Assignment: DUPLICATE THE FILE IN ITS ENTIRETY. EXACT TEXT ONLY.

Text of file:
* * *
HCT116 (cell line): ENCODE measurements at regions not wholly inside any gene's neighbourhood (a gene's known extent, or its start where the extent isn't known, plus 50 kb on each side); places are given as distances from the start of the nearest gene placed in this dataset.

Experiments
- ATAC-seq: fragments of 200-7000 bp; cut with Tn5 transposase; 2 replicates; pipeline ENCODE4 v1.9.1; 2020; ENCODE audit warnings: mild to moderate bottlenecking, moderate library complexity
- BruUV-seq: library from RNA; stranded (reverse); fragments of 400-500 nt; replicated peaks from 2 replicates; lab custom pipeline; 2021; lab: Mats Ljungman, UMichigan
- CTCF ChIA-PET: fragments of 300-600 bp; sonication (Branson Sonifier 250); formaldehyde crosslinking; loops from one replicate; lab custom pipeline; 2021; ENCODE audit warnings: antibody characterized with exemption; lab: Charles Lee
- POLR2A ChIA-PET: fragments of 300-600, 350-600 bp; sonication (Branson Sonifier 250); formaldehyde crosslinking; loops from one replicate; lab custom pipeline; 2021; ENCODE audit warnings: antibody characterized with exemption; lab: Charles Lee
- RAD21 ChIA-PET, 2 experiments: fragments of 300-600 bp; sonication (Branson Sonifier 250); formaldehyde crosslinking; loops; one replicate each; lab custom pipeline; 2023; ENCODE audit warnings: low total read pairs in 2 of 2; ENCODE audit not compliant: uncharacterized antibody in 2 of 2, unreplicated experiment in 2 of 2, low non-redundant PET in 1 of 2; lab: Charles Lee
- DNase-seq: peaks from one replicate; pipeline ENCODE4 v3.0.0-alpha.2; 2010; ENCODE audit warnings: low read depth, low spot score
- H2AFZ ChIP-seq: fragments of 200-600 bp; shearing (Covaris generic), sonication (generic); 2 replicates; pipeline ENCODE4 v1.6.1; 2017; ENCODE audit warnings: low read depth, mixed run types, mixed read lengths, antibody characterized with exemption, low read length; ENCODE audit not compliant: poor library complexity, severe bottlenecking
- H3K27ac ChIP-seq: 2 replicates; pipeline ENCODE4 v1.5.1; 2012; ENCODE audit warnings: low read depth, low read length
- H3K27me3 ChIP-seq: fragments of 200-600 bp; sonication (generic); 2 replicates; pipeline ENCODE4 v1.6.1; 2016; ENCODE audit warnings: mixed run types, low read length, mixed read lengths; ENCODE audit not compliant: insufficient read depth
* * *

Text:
HCT116 (cell line): ENCODE measurements at regions not wholly inside any gene's neighbourhood (a gene's known extent, or its start where the extent isn't known, plus 50 kb on each side); places are given as distances from the start of the nearest gene placed in this dataset.

Experiments
- ATAC-seq: fragments of 200-7000 bp; cut with Tn5 transposase; 2 replicates; pipeline ENCODE4 v1.9.1; 2020; ENCODE audit warnings: mild to moderate bottlenecking, moderate library complexity
- BruUV-seq: library from RNA; stranded (reverse); fragments of 400-500 nt; replicated peaks from 2 replicates; lab custom pipeline; 2021; lab: Mats Ljungman, UMichigan
- CTCF ChIA-PET: fragments of 300-600 bp; sonication (Branson Sonifier 250); formaldehyde crosslinking; loops from one replicate; lab custom pipeline; 2021; ENCODE audit warnings: antibody characterized with exemption; lab: Charles Lee
- POLR2A ChIA-PET: fragments of 300-600, 350-600 bp; sonication (Branson Sonifier 250); formaldehyde crosslinking; loops from one replicate; lab custom pipeline; 2021; ENCODE audit warnings: antibody characterized with exemption; lab: Charles Lee
- RAD21 ChIA-PET, 2 experiments: fragments of 300-600 bp; sonication (Branson Sonifier 250); formaldehyde crosslinking; loops; one replicate each; lab custom pipeline; 2023; ENCODE audit warnings: low total read pairs in 2 of 2; ENCODE audit not compliant: uncharacterized antibody in 2 of 2, unreplicated experiment in 2 of 2, low non-redundant PET in 1 of 2; lab: Charles Lee
- DNase-seq: peaks from one replicate; pipeline ENCODE4 v3.0.0-alpha.2; 2010; ENCODE audit warnings: low read depth, low spot score
- H2AFZ ChIP-seq: fragments of 200-600 bp; shearing (Covaris generic), sonication (generic); 2 replicates; pipeline ENCODE4 v1.6.1; 2017; ENCODE audit warnings: low read depth, mixed run types, mixed read lengths, antibody characterized with exemption, low read length; ENCODE audit not compliant: poor library complexity, severe bottlenecking
- H3K27ac ChIP-seq: 2 replicates; pipeline ENCODE4 v1.5.1; 2012; ENCODE audit warnings: low read depth, low read length
- H3K27me3 ChIP-seq: fragments of 200-600 bp; sonication (generic); 2 replicates; pipeline ENCODE4 v1.6.1; 2016; ENCODE audit warnings: mixed run types, low read length, mixed read lengths; ENCODE audit not compliant: insufficient read depth